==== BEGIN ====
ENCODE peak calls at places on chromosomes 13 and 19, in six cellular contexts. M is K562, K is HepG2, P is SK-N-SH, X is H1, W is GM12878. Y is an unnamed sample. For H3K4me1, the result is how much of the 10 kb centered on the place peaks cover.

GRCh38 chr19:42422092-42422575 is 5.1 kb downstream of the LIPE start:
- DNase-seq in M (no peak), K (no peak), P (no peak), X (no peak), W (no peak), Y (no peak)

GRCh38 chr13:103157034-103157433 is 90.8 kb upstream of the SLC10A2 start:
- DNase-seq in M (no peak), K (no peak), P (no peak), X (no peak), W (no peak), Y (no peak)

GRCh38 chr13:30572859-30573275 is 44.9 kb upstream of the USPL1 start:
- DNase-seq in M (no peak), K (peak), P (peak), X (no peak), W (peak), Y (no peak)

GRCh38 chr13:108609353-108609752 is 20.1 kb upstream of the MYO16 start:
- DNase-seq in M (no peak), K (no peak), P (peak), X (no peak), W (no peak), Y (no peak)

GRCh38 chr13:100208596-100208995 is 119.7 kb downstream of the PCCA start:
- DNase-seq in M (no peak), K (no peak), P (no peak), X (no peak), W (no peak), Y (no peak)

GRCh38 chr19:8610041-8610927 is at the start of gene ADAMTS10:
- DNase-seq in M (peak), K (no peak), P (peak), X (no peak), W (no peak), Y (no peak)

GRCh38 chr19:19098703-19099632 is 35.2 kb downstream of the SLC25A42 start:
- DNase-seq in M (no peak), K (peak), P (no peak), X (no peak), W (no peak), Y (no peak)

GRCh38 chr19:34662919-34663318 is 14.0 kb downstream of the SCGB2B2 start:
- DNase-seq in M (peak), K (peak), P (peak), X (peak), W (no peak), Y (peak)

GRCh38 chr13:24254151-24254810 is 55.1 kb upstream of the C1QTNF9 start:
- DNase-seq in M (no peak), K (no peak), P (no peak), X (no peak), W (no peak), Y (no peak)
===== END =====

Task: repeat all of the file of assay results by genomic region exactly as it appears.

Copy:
ENCODE peak calls at places on chromosomes 13 and 19, in six cellular contexts. M is K562, K is HepG2, P is SK-N-SH, X is H1, W is GM12878. Y is an unnamed sample. For H3K4me1, the result is how much of the 10 kb centered on the place peaks cover.

GRCh38 chr19:42422092-42422575 is 5.1 kb downstream of the LIPE start:
- DNase-seq in M (no peak), K (no peak), P (no peak), X (no peak), W (no peak), Y (no peak)

GRCh38 chr13:103157034-103157433 is 90.8 kb upstream of the SLC10A2 start:
- DNase-seq in M (no peak), K (no peak), P (no peak), X (no peak), W (no peak), Y (no peak)

GRCh38 chr13:30572859-30573275 is 44.9 kb upstream of the USPL1 start:
- DNase-seq in M (no peak), K (peak), P (peak), X (no peak), W (peak), Y (no peak)

GRCh38 chr13:108609353-108609752 is 20.1 kb upstream of the MYO16 start:
- DNase-seq in M (no peak), K (no peak), P (peak), X (no peak), W (no peak), Y (no peak)

GRCh38 chr13:100208596-100208995 is 119.7 kb downstream of the PCCA start:
- DNase-seq in M (no peak), K (no peak), P (no peak), X (no peak), W (no peak), Y (no peak)

GRCh38 chr19:8610041-8610927 is at the start of gene ADAMTS10:
- DNase-seq in M (peak), K (no peak), P (peak), X (no peak), W (no peak), Y (no peak)

GRCh38 chr19:19098703-19099632 is 35.2 kb downstream of the SLC25A42 start:
- DNase-seq in M (no peak), K (peak), P (no peak), X (no peak), W (no peak), Y (no peak)

GRCh38 chr19:34662919-34663318 is 14.0 kb downstream of the SCGB2B2 start:
- DNase-seq in M (peak), K (peak), P (peak), X (peak), W (no peak), Y (peak)

GRCh38 chr13:24254151-24254810 is 55.1 kb upstream of the C1QTNF9 start:
- DNase-seq in M (no peak), K (no peak), P (no peak), X (no peak), W (no peak), Y (no peak)